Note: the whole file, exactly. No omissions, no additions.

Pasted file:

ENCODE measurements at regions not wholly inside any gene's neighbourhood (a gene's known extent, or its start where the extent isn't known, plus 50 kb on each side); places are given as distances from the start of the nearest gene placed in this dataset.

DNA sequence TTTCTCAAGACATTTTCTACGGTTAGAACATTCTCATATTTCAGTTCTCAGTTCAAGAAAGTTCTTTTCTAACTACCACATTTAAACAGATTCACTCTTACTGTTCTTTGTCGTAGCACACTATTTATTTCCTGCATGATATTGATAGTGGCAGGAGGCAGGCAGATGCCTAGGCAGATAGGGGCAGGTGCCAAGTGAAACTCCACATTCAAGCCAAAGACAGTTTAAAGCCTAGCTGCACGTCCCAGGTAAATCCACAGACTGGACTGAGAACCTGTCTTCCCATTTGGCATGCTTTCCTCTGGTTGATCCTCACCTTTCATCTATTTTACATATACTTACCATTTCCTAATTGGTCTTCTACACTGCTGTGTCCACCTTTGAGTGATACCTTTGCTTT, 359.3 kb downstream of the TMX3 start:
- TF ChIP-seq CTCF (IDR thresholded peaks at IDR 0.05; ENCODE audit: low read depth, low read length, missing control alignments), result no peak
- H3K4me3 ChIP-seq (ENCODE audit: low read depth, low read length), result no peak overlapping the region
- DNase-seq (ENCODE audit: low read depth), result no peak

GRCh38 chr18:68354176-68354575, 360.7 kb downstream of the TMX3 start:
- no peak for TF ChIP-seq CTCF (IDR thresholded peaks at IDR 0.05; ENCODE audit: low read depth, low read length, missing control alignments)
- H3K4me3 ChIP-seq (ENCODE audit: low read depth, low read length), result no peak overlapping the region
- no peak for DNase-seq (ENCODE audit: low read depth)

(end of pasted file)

ENCODE measurements at regions not wholly inside any gene's neighbourhood (a gene's known extent, or its start where the extent isn't known, plus 50 kb on each side); places are given as distances from the start of the nearest gene placed in this dataset.

DNA sequence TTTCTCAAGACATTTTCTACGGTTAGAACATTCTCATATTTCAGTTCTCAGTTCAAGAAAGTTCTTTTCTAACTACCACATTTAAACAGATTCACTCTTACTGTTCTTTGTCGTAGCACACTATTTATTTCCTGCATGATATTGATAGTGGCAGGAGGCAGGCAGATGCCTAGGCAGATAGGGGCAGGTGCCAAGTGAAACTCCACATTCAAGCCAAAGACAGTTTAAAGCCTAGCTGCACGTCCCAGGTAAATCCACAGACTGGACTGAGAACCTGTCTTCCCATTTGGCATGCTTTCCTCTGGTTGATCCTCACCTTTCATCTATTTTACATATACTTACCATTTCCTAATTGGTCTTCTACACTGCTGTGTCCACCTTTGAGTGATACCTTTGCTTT, 359.3 kb downstream of the TMX3 start:
- TF ChIP-seq CTCF (IDR thresholded peaks at IDR 0.05; ENCODE audit: low read depth, low read length, missing control alignments), result no peak
- H3K4me3 ChIP-seq (ENCODE audit: low read depth, low read length), result no peak overlapping the region
- DNase-seq (ENCODE audit: low read depth), result no peak

GRCh38 chr18:68354176-68354575, 360.7 kb downstream of the TMX3 start:
- no peak for TF ChIP-seq CTCF (IDR thresholded peaks at IDR 0.05; ENCODE audit: low read depth, low read length, missing control alignments)
- H3K4me3 ChIP-seq (ENCODE audit: low read depth, low read length), result no peak overlapping the region
- no peak for DNase-seq (ENCODE audit: low read depth)